Alzheimer’s is a degenerative and progressive brain disease that slowly erases the memory and destroys thinking skills, the way of thinking and behavioural patterns. Over time, it can even destroy the ability of carrying out the simplest tasks. For most people affected by this disease, the symptoms appear for the first time after the age of 65.
Alzheimer’s is the most common cause of dementia for older people. Dementia is the loss of cognitive function (that is, the acts of thinking, remembering and reasoning) to such an extent that it interferes with a person’s life and everyday activities.
The disease was named after Dr. Alois Alzheimer. In 1906 Dr. Alzheimer perceived changes in the brain tissues of a woman who had died from a rare mental disease. Her symptoms included memory loss, language disorders and unpredictable behaviour. After the woman died, Dr. Alzheimer examined her brain and discovered several abnormal masses (currently called amyloid plaques) and twisted fibres (currently called neurofibrillary tangles).
Plaques and tangles in the brain are two of the main characteristics of this disease. The third characteristic would be the loss of connections between the brain and the nerve cells (neurons).
It is difficult to determine a person’s chance of developing Alzheimer’s since we are dealing with a complex alteration of unknown cause in which a wide range of factors are supposed to be involved. Here are some of the elements that can increase the chance of developing this pathology.
- Age: it tends to affect people over 60-65, but there have also been some cases among people aged 40 and under. The average age of diagnosis is 80 years old since Alzheimer’s is considered to be a disease advanced by age.
- Sex: women develop this disease more often, probably because they live longer.
- Race: it affects all races equally.
- Genetic heritability: the familial Alzheimer’s, a variation of a pathology that is genetically transmitted, accounts for 1 percent of all cases. Nevertheless, it is estimated that 40 percent of the patients with AD have a family history of the disorder.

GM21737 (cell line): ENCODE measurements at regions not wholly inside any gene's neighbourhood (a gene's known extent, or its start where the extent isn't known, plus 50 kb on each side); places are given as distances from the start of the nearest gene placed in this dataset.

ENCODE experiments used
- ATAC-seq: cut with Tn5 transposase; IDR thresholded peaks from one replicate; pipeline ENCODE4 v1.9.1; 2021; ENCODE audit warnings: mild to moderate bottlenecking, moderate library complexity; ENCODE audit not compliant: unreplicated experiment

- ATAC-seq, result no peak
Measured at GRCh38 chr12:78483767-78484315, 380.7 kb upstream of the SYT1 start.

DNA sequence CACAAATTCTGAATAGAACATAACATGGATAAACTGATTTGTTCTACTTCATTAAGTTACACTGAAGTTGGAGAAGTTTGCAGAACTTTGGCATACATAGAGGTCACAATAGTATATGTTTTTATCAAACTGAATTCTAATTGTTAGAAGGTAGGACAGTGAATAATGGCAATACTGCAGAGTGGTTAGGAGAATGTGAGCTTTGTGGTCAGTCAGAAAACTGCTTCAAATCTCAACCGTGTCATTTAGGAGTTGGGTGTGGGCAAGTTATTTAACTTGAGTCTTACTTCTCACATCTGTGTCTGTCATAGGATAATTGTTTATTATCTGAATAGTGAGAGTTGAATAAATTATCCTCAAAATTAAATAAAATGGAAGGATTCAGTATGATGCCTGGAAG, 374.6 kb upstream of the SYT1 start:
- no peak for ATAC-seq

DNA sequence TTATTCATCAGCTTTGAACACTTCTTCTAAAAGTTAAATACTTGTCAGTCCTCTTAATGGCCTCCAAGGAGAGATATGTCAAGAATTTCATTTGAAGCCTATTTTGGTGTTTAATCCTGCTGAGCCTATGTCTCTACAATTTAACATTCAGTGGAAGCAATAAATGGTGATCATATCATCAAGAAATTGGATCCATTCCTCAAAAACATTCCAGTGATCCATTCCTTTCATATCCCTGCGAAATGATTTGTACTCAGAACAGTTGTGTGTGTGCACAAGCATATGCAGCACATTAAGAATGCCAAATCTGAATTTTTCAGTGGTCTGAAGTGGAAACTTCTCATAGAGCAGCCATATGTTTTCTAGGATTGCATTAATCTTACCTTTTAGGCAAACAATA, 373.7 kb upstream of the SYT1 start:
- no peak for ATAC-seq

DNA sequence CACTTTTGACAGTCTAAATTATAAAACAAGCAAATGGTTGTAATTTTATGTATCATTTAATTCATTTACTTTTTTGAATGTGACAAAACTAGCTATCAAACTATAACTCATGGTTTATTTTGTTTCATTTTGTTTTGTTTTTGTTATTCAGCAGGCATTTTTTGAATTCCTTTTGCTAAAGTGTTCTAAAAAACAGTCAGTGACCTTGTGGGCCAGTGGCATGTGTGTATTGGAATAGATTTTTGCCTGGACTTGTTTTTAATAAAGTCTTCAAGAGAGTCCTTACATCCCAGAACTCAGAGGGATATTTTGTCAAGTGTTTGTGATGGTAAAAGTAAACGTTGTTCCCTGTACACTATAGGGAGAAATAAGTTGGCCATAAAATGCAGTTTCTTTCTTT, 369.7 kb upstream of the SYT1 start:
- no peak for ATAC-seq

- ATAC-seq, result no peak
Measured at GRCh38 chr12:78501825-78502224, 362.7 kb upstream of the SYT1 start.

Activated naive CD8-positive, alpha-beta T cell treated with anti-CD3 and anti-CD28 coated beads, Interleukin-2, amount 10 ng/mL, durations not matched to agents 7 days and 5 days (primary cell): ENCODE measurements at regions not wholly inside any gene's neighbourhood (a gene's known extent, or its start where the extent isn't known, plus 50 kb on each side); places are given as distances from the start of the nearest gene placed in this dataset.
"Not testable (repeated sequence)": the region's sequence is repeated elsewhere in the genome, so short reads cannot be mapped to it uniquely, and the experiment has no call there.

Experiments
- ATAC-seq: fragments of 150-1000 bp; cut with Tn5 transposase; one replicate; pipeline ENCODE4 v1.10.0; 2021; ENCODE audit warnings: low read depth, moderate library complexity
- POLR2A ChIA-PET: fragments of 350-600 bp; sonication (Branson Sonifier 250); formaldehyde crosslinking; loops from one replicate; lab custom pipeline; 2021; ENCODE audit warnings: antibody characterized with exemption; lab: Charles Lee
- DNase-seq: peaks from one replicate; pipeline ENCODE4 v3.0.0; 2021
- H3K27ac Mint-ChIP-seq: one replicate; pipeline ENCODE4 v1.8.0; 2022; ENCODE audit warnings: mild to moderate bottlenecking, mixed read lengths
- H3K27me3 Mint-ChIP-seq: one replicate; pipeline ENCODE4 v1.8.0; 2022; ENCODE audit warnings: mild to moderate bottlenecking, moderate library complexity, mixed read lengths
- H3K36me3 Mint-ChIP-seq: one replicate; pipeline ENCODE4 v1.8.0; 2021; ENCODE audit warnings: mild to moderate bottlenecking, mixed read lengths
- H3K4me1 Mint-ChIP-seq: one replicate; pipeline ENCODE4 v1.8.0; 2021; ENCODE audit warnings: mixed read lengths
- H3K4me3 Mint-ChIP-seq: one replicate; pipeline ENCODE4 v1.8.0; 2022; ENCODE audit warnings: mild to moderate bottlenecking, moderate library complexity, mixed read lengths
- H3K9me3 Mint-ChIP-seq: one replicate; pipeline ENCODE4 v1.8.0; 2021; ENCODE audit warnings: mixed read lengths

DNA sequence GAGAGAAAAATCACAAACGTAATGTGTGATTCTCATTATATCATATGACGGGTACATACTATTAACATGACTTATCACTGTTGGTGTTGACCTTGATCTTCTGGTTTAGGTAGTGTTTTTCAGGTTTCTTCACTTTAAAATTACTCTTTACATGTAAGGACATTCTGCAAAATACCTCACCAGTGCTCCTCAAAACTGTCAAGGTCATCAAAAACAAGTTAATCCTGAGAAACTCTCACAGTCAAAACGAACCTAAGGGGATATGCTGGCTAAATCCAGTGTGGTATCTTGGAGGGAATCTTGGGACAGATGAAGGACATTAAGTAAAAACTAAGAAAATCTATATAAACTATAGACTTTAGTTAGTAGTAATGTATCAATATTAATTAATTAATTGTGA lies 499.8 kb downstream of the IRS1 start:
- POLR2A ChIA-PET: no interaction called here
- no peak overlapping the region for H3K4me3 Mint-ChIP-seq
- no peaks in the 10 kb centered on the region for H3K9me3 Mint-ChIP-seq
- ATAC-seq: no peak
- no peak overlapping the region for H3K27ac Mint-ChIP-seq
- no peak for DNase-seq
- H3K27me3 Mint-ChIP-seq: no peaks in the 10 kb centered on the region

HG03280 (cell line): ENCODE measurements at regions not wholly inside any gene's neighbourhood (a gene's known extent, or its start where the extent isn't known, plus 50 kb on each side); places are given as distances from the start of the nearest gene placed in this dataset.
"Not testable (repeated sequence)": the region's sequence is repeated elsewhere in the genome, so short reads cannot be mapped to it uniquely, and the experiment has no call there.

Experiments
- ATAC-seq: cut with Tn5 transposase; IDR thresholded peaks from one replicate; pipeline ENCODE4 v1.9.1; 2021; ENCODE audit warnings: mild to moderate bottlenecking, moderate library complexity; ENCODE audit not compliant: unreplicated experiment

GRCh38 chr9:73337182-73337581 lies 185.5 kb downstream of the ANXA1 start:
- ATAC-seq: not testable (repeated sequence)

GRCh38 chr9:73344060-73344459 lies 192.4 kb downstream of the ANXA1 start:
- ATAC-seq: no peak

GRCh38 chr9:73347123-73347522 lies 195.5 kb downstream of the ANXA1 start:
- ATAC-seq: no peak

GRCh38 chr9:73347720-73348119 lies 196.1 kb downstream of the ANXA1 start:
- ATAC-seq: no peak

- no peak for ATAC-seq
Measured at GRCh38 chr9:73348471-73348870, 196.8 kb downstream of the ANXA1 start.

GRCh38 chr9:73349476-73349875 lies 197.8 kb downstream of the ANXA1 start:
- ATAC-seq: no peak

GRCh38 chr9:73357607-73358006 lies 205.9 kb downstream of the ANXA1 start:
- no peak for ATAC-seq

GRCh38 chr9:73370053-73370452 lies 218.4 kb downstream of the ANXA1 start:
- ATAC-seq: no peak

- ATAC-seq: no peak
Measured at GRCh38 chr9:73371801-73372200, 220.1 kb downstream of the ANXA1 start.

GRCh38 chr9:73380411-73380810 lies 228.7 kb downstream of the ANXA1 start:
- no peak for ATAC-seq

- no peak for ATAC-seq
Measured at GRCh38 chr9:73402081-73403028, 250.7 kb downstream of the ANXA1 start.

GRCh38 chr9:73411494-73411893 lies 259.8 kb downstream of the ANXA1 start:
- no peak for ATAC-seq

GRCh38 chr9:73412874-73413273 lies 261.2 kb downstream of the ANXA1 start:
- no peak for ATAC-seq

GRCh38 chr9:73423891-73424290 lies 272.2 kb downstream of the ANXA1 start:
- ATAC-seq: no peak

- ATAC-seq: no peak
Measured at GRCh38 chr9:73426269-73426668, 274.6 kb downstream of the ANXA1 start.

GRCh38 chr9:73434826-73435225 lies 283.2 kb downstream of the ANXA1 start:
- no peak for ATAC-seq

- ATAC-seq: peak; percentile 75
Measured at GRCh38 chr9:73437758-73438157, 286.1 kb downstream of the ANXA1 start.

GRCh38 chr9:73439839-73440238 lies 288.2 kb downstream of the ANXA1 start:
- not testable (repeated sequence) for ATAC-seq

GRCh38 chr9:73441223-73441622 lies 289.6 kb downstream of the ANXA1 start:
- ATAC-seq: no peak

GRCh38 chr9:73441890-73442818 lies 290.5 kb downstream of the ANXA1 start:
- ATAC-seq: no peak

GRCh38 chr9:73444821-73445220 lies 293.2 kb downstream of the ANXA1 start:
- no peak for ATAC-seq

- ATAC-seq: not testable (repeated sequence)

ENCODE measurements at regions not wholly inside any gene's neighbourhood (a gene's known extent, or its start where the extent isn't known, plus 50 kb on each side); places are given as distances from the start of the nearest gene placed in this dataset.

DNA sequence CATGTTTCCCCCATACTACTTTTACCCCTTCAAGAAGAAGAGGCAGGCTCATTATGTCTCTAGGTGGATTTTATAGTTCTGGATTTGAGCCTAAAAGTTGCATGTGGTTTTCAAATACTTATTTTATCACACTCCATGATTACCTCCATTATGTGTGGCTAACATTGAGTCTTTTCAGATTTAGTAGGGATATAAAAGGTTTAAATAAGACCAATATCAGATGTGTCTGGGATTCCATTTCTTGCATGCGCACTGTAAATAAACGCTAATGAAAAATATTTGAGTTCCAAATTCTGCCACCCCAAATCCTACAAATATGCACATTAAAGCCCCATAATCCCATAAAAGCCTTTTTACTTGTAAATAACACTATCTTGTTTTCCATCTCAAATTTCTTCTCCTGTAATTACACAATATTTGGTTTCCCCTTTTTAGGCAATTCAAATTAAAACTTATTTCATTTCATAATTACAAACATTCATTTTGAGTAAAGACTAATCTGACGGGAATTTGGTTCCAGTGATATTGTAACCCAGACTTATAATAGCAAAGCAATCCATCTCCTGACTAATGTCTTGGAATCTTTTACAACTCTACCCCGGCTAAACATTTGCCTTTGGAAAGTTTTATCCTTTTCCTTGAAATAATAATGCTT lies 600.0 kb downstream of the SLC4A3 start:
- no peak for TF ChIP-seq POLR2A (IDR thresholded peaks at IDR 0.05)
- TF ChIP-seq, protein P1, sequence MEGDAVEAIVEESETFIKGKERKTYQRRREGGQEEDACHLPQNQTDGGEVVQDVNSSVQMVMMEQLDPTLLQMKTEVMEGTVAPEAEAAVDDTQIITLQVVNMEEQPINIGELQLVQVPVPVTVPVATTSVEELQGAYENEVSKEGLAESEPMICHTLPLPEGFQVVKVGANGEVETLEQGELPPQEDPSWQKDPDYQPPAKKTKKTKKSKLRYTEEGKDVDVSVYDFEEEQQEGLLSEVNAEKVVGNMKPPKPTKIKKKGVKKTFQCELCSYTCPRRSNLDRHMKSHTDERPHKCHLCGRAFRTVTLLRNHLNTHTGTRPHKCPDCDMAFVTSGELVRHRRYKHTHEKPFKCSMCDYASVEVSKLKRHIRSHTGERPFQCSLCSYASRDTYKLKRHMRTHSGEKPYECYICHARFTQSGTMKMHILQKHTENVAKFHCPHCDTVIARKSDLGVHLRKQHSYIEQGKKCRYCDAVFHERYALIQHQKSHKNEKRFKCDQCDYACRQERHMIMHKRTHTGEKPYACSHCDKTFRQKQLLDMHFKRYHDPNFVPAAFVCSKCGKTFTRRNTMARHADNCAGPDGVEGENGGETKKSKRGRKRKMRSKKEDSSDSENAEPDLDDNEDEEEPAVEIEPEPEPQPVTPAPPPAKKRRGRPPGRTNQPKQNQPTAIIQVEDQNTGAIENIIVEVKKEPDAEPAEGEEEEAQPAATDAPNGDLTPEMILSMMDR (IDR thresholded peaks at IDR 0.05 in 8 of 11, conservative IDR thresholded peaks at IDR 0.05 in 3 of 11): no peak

- Genetic factor: it is due to several mutations in the amyloid precursor protein gene (APP) or the presenilin-1 and presenilin-2 gene. This could also be associated with mutations in the apolipoprotein E (ApoE) gene. This protein is involved in the cholesterol transport and elimination. Trends in research indicate that the nicastrin would be responsible for activating production of beta-amyloid.
- Environmental factors: tobacco as well as high-fat diets have been shown to be a clear risk factor for the pathology. On the other hand, the fact of belonging to a large family is also supposed to affect the risk of developing AD.
Complete neuron cell diagram
Symptoms of Alzheimer’s
Initially, there are small and unnoticeable memory lapses. But over time, this deficiency becomes increasingly apparent and incapacitating for the affected person, who will have trouble performing everyday and simple tasks as well as other intellectual activities such as speaking, understanding, reading or writing. The symptoms vary with the stage of the disease:
- Mild Alzheimer’s (early-stage): the pain caused by the disease still goes unnoticed for both the patient and the family members. The patient has small memory lapses, such as where he has put the keys or difficulty finding a word. At this stage patients can still work or drive a car, even though they may begin to experience a lack of spontaneity and initiative and depressive symptoms. Their capacity of judgement is reduced and they have difficulty facing new situations or organising activities. Other symptoms, such as emotional withdrawal, apathy and mood changes may also appear.
- Moderate Alzheimer’s (middle-stage): the disease is already noticeable for family and friends. The patient has difficulty performing tasks such as shopping, watching TV or planning a dinner. They are no longer dealing with just memory lapses, but also with reasoning and understanding problems. At this stage, the deterioration progresses quite quickly and those affected can even get lost in familiar places. Also, they are visibly apathetic and depressed.
- Severe Alzheimer’s disease (late-stage): all areas related to cognitive function are affected. Patients lose their ability to speak properly, and repeat disjointed phrases over and over again. They cannot recognise their family and friends, or even recognise themselves in a mirror. Disorientation is constant. The most critical patients forget how to walk and sit and generally lose control of their bodily functions. They forget about both distant and recent facts, stay still for long periods of time and are not generally able to walk. They cease to be independent individuals and need to be fed or cared for. They shout, cry or laugh for no reason and don’t understand when someone talks to them. At the most severe level of the stage, articular stiffness and contractures always appear. Moreover, the patients remain silent and may develop deglutition swallowing disorders. Many of them enter a vegetative state.